There are old lions that just keep showing up in our lives. Those old lions are the thoughts, the imaginations, the fears, the secret lusts and fantasies, the intimidating torments- all the things we have been avoiding. We desperately hope they will just go away without us having to go into a pit and violently and aggressively confronting and engaging them.
Benaiah knows one thing: lions do not just go away; they must be violently engaged and confronted. Benaiah knows that in kingdom making there is a necessary violence.
The Christian faith is not about avoidance; it’s about engagement and confrontation and risks and vulnerability.
I wonder what Benaiah looked like when he came up out of that pit. I can tell you this much, he did not look like the man from glad in a wrinkle-free white suit. I can also tell you that for all those on the sidelines who are into the excellence and religious correctness of external appearance- this guy would not be accepted into the fellowship.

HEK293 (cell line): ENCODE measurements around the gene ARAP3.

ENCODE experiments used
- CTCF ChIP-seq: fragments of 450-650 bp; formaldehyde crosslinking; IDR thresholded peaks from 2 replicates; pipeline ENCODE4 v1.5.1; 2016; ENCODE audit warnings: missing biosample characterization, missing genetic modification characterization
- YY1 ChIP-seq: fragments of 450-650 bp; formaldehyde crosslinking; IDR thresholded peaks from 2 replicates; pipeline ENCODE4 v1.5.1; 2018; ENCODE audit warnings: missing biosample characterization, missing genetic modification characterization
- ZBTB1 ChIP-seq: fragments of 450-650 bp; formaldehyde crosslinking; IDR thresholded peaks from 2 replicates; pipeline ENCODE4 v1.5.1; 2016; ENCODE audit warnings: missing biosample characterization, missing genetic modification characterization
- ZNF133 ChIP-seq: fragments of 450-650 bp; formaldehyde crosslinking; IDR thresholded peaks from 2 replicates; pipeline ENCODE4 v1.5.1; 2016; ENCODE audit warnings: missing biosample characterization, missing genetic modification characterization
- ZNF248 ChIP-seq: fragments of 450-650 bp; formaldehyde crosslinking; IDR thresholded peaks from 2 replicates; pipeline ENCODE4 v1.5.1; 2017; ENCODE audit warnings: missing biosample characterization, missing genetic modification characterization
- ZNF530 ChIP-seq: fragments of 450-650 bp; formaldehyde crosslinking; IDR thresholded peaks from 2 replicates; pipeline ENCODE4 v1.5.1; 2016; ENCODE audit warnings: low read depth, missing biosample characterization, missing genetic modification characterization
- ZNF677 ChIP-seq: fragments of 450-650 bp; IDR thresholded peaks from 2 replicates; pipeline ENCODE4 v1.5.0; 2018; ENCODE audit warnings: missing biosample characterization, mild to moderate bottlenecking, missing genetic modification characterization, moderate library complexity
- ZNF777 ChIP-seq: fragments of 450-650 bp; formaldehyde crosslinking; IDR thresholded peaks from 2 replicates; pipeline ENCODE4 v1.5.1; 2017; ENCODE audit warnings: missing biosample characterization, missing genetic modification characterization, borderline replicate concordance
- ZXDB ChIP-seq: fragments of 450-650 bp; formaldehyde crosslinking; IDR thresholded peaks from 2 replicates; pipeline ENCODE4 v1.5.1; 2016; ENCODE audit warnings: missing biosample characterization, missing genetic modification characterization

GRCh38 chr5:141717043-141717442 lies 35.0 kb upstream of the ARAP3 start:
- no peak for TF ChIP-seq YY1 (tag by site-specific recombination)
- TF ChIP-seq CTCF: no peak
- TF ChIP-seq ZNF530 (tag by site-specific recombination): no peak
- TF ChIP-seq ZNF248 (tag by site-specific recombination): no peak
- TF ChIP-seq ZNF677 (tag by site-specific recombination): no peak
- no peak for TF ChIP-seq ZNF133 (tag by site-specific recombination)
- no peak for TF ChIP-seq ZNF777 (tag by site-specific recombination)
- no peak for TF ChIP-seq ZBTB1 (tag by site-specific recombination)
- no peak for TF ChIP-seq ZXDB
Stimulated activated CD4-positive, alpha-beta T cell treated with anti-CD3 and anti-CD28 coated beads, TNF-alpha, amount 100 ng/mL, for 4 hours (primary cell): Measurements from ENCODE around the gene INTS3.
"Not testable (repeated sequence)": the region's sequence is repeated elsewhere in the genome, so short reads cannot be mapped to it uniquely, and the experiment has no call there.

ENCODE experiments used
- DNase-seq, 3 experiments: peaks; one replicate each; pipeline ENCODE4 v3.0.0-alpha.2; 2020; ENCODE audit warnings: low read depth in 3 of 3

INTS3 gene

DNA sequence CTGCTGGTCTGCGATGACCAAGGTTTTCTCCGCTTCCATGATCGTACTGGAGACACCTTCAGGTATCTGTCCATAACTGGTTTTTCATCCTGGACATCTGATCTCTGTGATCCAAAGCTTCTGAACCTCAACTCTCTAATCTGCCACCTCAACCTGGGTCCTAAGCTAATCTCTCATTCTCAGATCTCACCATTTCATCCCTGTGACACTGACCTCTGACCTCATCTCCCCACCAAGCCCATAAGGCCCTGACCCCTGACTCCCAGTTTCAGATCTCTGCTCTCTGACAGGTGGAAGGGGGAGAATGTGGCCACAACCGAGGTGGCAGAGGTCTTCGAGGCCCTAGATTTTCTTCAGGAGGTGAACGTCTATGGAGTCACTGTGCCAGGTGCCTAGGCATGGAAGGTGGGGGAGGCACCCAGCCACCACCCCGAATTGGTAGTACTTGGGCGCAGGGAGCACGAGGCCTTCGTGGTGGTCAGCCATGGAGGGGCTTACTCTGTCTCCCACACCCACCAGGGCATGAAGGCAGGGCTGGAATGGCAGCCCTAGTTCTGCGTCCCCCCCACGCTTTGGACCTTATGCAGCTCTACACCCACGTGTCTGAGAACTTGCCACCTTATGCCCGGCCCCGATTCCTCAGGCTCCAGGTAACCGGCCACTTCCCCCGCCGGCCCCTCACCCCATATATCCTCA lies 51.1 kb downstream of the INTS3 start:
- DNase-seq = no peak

You cannot fight lions in a muddy, slippery, snowy pit and come out looking like the nice little Sunday school boy.
But in keeping with the theme of this message- all of this was but a door into a lion-size opportunity. What was that opportunity?
You have to jump ahead to some point in the future- some point well beyond that snowy day in the pit with a lion.
King David is looking for a man to be his personal body guard. And beyond that he is looking for someone to become the commander of a very specialised unit of soldiers who are charged with the responsibility of protecting the king.